In an attempt to live up to these expectations, the state has gathered financial resources from various sources including all forms of taxation. Yet, these resources are not adequate to meet outstanding and new obligations. Hence, the wide gap between popular expectations and the states’ ability to fulfill them. The result in a persisting deficit in both welfare and development functions of the states.



The vast public debts, both domestic and foreign, limit governments’ ability to borrow money. Persisting budget deficit prevents higher public investments either for welfare or development. Given the generally low levels of income of the vast majority of the gainfully employed people, the state cannot either remove subsidies or impose higher taxes on income or consumption. On the other hand, inadequate public investments in the social sectors significantly reduce the quality and adequacy of publicly provided services, encouraging well to do citizens to rely on private services and compelling lower income groups to incur considerable out of pocket expenses. This pattern is clearly evident today in health, education and transport services.

The above out of pocket expenses impose a severe burden on many families today. It is one of the main reasons for exodus of labour from the country. The families left behind use private remittances from abroad to meet various needs including these out of pocket expenses. The remittances also help the government to avert a balance of payment crisis by largely bridging into country’s widening trade gap.Persisting welfare deficit as evident from low quality and inadequate public services, the lack of or inadequate social protection for vulnerable groups, etc. encourages citizens to look for private solutions to their problems.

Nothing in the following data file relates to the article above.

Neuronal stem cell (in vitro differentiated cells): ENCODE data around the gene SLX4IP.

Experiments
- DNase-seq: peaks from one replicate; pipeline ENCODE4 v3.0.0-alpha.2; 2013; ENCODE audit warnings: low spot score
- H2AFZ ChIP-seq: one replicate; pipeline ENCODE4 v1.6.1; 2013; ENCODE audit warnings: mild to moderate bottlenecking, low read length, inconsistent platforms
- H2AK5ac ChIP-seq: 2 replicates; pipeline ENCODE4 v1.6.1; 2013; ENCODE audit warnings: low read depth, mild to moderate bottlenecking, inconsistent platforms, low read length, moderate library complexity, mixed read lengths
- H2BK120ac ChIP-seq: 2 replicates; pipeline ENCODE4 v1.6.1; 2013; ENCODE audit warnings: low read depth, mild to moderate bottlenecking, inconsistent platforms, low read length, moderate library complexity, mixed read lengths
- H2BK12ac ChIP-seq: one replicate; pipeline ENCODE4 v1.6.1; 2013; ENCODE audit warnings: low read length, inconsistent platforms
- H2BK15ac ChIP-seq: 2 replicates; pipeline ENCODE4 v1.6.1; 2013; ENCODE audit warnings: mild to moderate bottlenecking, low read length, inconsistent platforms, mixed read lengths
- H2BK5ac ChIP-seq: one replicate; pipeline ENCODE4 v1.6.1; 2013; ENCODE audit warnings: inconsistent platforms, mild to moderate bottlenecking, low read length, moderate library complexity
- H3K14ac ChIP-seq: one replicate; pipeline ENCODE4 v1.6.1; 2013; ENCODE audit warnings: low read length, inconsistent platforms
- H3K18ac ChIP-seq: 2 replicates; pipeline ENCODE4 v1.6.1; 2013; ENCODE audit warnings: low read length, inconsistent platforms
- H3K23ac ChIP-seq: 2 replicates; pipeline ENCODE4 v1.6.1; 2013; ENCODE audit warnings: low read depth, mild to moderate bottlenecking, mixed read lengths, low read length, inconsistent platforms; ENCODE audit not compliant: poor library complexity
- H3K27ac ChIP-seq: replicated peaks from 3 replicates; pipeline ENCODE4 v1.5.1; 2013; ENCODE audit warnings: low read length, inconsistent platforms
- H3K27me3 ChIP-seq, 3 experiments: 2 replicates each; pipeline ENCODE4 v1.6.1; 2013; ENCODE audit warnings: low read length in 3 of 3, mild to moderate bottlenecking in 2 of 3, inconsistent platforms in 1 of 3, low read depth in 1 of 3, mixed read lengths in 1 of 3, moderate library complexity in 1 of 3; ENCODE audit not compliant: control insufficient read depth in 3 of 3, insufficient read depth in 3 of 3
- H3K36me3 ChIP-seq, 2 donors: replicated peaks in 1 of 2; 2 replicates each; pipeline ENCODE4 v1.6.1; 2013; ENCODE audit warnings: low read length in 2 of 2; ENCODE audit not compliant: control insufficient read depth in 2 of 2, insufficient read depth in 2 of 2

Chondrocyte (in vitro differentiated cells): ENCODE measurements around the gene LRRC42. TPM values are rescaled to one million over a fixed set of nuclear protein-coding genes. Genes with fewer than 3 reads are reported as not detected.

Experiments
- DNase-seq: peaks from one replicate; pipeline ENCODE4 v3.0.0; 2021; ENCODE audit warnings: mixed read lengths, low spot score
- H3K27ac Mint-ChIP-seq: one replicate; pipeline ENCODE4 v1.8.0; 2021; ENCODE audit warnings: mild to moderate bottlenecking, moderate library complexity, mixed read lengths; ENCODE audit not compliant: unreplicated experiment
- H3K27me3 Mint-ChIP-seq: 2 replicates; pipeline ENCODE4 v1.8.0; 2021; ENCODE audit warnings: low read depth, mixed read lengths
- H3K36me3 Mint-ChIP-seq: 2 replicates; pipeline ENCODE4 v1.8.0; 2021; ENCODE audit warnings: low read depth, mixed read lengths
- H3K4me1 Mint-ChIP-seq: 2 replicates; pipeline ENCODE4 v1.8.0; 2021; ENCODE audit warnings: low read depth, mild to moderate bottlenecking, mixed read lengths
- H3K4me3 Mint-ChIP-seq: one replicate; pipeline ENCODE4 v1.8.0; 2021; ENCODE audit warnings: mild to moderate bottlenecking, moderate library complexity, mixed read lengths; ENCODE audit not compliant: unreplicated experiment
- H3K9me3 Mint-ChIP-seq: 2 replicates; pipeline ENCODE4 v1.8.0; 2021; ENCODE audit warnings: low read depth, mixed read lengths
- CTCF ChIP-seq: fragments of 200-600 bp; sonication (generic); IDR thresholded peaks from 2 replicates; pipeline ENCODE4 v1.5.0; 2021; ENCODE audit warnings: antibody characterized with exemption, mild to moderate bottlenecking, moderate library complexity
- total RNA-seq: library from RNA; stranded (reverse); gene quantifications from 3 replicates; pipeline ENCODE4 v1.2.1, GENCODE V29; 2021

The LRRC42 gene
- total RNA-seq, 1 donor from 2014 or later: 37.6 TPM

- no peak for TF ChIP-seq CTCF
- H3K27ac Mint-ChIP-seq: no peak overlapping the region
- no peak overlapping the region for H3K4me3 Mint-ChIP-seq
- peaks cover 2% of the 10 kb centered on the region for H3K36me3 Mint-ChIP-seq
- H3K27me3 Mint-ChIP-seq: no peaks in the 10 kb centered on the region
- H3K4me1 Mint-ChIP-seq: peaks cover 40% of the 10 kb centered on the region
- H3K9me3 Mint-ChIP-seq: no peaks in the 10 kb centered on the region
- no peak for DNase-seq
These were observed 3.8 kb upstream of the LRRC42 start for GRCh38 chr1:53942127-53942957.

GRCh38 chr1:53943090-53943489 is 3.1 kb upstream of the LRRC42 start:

" The families left behind use private remittances from abroad to meet various needs including these out of pocket expenses. The remittances also help the government to avert a balance of payment crisis by largely bridging into country’s widening trade gap. "

Instead of agitating for better and adequate public services, they either turn to the market or leave the country. The private expenditure they incur for private services become income for private firms or individual citizens providing private services such as private medical practitioners, owners of private schools and private tuition masters. Such earnings gradually circulate in the market and do not become part of the social surplus controlled by the state. In other words, such private expenditures incurred by citizens do not contribute to any improvement of public services. So, the vicious circle continues.

In spite of the obvious welfare deficit, citizens do not seem to be very keen to agitate for a larger role for the state. This appears to be at least partly due to the fact that the legitimacy of political regimes and the trust in political institutions have been severely eroded due to poor governance characterized by abuse of power, the lack of transparency and accountability, widespread corruption, politicization of public institutions, etc. Under such circumstances, citizens cannot expect prudent use of the social surplus extracted by the state. While experience elsewhere shows that private solutions to common problem faced by citizens are not optimal or desirable citizens tend to be pragmatic when they realise that the state fails to offer collective solutions. In social domestic countries like Sweden, there is overwhelming public support for higher rates of taxation. Citizens there know that social surplus extracted by the state is not misused by political elites and their retinue but rationally allocated and invested to maximize current public welfare and future prospects of the country. We do not conduct surveys in this country to find out what people feel about taxes, public expenditure and misuse of public funds but it would not be surprising if a majority of people do not want the government to impose higher taxes as they do not have any control over how public funds are used in this country.